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ridgeline

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Posts posted by ridgeline


  1. 6 hours ago, J-Rock said:

    Here is a copy paste of the new standard.

    "An air operator shall provide Crew Resource Management Training (CRM) to flight crew, flight attendants, dispatchers/flight followers, ground crew and maintenance personnel, as applicable, in accordance with paragraphs (a) and (b) of this subsection."

    Notice it never mentions "crew member", it only mentions "flight crew". Very big difference(See CARS Part I Subpart 1). AC 700-042 also mentions that the intent is for persons employed by the operator, so that rules out fire fighters falling under the "ground crew" requirement as well.

    Just my opinion...

    Ya, you might be right. Nice one. I like how they opened with the definition of CRM and it clearly states 'crew members', however, we only need to be concerned with what comes after the word "shall" which is flight crew, like you pointed out.


  2. 5 minutes ago, Icewind said:

    Considering that only subpart 703 Air Taxi applies to passenger transport and that there are no 'passengers' on subpart 702 Aerial Work flights; only persons involved in the aerial work are to be on board, then it follows that they too fall under the CRM training requirement.  Yup - a big can of worms...........

    Thanks, thats how I was understanding it, I guess I just didn't want to believe it. Typical, a new TC reg, perfectly suited to fixed wing operators.


  3. I'm not trying to make the can of worms bigger, but just to clarify... For CRM purposes TC is only considering "crew" members to be those employed by the operator, correct? I only ask because according to their definition of 'crew member' the fire fighters I fly around looking for smoke are crew members, so are the guys doing the line patrol, the fire fighter hooking up the net, etc, etc. To say that all of those mentioned would have to take not only my operators CRM course but every operators CRM course that they fly with is well, you get the point.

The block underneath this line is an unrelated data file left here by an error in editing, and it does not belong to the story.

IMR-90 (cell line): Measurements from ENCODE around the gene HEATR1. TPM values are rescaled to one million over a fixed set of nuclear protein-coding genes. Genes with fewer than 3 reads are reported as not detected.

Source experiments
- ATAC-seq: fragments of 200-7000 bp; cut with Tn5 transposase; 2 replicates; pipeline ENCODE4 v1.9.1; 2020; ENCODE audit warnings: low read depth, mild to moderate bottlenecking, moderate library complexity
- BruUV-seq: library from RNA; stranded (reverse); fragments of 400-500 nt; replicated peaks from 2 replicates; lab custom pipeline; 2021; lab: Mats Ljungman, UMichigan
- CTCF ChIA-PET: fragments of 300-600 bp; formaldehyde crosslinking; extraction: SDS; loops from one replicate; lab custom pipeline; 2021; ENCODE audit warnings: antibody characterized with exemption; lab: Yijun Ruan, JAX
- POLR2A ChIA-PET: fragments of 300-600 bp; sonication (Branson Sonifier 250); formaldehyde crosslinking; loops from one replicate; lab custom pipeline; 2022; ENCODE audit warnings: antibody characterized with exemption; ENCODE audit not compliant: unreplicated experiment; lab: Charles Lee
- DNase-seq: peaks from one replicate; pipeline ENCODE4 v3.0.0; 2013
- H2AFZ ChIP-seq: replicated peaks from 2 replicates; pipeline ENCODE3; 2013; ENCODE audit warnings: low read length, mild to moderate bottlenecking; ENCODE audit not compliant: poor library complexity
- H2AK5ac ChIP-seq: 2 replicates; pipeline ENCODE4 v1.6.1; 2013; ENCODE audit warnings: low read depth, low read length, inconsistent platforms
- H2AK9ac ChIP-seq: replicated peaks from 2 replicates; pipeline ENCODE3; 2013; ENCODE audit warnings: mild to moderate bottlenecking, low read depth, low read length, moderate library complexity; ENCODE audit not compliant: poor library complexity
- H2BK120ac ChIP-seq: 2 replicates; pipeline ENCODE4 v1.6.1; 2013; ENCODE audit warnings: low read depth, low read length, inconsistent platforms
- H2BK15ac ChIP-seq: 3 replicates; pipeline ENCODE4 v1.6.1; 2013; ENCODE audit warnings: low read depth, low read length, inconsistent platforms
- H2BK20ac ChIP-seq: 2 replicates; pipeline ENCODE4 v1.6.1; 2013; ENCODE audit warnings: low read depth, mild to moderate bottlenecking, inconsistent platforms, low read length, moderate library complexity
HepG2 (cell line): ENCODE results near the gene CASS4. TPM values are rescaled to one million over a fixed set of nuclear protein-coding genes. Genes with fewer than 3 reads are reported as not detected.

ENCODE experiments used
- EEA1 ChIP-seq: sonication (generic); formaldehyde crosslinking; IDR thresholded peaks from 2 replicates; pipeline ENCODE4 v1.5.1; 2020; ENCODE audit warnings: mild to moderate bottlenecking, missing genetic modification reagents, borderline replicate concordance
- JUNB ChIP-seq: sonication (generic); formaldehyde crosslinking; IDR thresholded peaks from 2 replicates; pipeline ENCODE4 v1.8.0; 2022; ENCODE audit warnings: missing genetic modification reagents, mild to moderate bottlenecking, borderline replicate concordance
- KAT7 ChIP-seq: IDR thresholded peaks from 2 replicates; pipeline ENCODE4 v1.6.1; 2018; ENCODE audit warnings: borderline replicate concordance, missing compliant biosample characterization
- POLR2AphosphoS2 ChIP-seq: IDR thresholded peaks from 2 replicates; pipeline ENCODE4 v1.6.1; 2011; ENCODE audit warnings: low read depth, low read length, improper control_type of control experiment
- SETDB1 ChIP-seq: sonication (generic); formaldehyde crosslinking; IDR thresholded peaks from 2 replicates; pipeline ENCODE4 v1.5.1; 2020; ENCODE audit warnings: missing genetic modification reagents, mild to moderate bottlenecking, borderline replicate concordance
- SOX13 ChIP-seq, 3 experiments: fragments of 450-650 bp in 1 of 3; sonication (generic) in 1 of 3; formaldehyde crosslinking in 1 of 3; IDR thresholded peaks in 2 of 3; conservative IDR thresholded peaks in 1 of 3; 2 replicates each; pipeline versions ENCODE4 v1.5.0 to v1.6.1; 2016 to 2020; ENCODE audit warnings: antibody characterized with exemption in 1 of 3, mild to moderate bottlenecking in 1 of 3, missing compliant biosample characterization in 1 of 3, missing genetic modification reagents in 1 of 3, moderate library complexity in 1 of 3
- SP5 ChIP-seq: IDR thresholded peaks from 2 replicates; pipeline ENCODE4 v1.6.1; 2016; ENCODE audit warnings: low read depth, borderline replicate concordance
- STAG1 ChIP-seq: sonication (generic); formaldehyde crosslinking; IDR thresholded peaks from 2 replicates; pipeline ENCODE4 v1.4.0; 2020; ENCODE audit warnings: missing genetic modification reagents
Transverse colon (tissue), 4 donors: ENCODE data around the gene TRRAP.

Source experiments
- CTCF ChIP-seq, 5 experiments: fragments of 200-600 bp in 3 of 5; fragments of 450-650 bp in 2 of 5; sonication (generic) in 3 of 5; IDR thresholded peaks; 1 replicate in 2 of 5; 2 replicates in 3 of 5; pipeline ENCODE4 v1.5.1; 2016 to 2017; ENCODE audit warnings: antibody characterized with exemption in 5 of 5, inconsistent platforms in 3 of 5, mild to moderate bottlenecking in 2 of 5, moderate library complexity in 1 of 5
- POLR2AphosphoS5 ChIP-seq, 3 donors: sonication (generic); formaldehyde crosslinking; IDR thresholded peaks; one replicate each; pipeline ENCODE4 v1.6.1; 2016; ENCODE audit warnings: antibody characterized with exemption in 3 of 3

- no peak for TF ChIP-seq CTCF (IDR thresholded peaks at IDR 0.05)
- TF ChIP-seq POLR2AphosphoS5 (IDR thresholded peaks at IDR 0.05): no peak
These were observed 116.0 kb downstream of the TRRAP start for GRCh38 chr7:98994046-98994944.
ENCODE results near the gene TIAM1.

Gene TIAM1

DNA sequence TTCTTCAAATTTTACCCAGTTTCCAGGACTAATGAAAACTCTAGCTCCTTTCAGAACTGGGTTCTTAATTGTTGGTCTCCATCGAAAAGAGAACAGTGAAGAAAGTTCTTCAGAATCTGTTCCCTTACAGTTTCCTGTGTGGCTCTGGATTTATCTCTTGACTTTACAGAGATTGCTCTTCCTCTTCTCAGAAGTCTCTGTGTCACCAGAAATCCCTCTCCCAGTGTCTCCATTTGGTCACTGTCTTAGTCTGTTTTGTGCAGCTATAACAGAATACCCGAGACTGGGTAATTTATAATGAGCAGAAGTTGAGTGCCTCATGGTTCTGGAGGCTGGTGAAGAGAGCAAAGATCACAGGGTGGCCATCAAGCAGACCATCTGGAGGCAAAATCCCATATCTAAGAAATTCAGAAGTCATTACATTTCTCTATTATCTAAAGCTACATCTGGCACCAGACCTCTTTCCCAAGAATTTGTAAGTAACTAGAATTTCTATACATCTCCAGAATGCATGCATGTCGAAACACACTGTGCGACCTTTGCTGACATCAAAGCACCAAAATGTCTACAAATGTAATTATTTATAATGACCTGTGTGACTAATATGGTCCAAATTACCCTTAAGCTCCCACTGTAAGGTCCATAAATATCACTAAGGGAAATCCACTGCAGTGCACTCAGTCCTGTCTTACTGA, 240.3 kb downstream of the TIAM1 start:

4. One of the best bits of advice I've ever been given was by a co-worker of mine when he looked at my resume. We were both in the process of looking for new jobs, and I had the flying job I had at the time, as well as all the other jobs I'd ever had on there. He said "you want to keep flying helicopters or build more decks and finish some more concrete? Get those other jobs off of there"  He was right.

    Don't offer your accounting skills, or your self proclaimed spatial awareness (whatever that is), or your fantastic physicality (whatever that is) to your future employer, you're trying to get a job flying, not a job as an accountant with good spatial awareness.  Pick up a broom, be willing to spill some fuel on your boots and wash other guys windows.  (not trying to be a prick here just my honest 2 bits...)

    Other than that, I second what Freck said.

     

     

    • Like 1
    • Haha 1

  5. Plenty of H1 certified helicopters around most elevated hospital helipads - maybe provincial ambulance services should stop being so cheap and use better aircraft!

     

    It has nothing to do with provincial ambulance services, in my opinion,... What about a local SAR team using a B2 to fly an injured snow mobiler out of an avalanche? If the guy is dying why shouldn't that Astar be allowed to land at the hospital?


  6. Hey there, does anyone know of a place in North America where I could get a screen for a 296? I bough a refurbished unit from a guy on eBay. The screen is being temperamental at best. I called Garmin, it's over the 90 day warranty AND they no longer carry, sell or make parts for these units and they won't repair them either (as of November 2014). I found a few places in China on google but it would be nice to have 'local' dealer for parts and repair!